Gender Discrimination in Samuel Selvon's Those Who Eat Cascudura

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A SEMINAR PAPER ON
Gender Discrimination IN SAMUEL SELVON’S THOSE WHO EAT CASCADURA Samuel Selvon’s novel ‘Those Who Eat the Cascadura’ (1990) depicts the picture of post-colonial Trinidad and Tobago. It speaks of the three communities living together on the island: native Caribbeans, Indian migrant-slaves and white colonisers. The process of colonialism is responsible for the migration of Indians who were trafficked by the colonisers to work on their plantations. Women from three different communities and cultures are presented in the novel. The action takes place in Sans Souci, a small cocoa estate near Port-of-Spain, which is owned by a white immigrant named Roger Franklin. The plantation exhibits a divided community; the white master, the Indians and the blacks. The very first person encountered in the novel is Manko, the local obeahman, who does not hesitate to exploit naive people and finds a weak identity in the remnants of African religion. Eloisa, Franklin's black cook, is also his surrogate wife and mother, but she lives with him in what might perhaps be described as a state of immense happiness. The other inhabitants of the cocoa plantation are Indians. Although, the Indians and the blacks share common characteristics, they are not fully developed as individuals. Instead, they are generally stereotyped as blacks as observed by Selvon in the novel. This novel is a live example of condition of women in the post-colonial nations, especially West Indies. Since they belong to different cultures, the intensity of their exploitation and sufferings varies. It is clearly seen that all the women in the novel are victims of the patriarchal societies, though they belong to different countries, different cultures and have different social status. They are brought up in such a way that they eventually get sub-ordinary status to the superior status of men in the society and they cooperate in their own exploitation. Simone de Beauvoir’s claim that one is not born woman, but one becomes woman, is clearly applicable to all the characters. Their freedom, opinions, emotions and rights are always neglected and they are treated like animals and commodities. It is also true that they are either treated as divine entities or as evil entities and never as human beings with feelings. They are also victims of cultural conflicts and racial conflicts. They are never considered as equal to men. They are always forced make sacrifices for the happiness and rights of men.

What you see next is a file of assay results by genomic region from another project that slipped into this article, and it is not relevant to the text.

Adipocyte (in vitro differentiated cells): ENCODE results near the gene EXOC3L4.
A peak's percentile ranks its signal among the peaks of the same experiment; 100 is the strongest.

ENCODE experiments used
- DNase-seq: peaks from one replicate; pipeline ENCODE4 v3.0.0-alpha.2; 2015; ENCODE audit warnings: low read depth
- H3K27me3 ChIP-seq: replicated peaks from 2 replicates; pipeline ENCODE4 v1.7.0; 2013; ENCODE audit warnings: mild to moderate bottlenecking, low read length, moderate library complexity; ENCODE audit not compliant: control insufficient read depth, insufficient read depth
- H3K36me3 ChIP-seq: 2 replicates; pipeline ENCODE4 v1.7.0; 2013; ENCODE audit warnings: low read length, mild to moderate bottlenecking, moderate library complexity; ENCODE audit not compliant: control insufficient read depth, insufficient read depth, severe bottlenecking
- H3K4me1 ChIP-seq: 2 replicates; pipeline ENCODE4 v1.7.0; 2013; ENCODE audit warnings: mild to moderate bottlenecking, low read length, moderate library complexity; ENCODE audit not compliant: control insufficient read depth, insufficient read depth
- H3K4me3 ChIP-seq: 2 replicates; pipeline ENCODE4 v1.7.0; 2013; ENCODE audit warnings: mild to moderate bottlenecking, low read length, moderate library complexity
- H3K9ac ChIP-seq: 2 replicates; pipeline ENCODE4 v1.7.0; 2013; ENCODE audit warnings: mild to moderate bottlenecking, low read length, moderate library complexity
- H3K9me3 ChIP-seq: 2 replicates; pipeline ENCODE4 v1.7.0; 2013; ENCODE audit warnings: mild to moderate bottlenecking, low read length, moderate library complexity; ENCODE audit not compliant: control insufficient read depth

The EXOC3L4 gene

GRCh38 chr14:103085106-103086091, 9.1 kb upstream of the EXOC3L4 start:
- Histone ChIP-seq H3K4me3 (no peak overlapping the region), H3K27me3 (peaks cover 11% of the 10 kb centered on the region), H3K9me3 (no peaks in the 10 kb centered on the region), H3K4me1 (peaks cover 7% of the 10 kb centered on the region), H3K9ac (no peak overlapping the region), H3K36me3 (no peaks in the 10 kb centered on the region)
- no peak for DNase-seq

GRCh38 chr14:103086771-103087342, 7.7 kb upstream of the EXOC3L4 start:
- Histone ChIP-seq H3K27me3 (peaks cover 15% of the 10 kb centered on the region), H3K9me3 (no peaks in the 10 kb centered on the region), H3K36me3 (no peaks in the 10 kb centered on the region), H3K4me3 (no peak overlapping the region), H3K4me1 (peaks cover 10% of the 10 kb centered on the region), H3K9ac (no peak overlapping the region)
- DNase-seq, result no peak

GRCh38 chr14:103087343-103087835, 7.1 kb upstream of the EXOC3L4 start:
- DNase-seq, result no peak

The conditions in which the post-colonial women have been living are so horrible. They do not resist and rebel against their exploitation and tortures, except Sarojini. Finally she also succumbs to dominant ideology. They are not aware of their own freedom, emotions and rights. Due to the colonisation process, some of the women are thrice marginalised. They are also victims of gender discrimination. They are supposed to be passive, emotional and delicate. Mrs. Gladys Franklin is first of the five women in the novel and only woman who belongs to the developed country, colonisers’ community and dominant race. She had been in premarital relationship with Franklin. He marries her only because, he thought that she is pregnant. Later on he came to know that she is not pregnant. Franklin does not love and never takes her seriously. So to get rid of her, he brings her to Trinidad. He knew it well that she may not survive in the climate on the Trinidad. He wanted to get rid of the dreary burden of living with someone he does not love. Though she is from one of the developing nation, belongs to coloniser’s community and dominant white race, succumbs to the evil plans of Mr. Franklin, suffers and dies in Trinidad. She is one of the victims of patriarchal set-up of the society; wherein women are given marginalised status in all domains and they are forced cooperate in their own exploitation. So, she is once marginalised from the men in her community. Eloisa is the second of the five...
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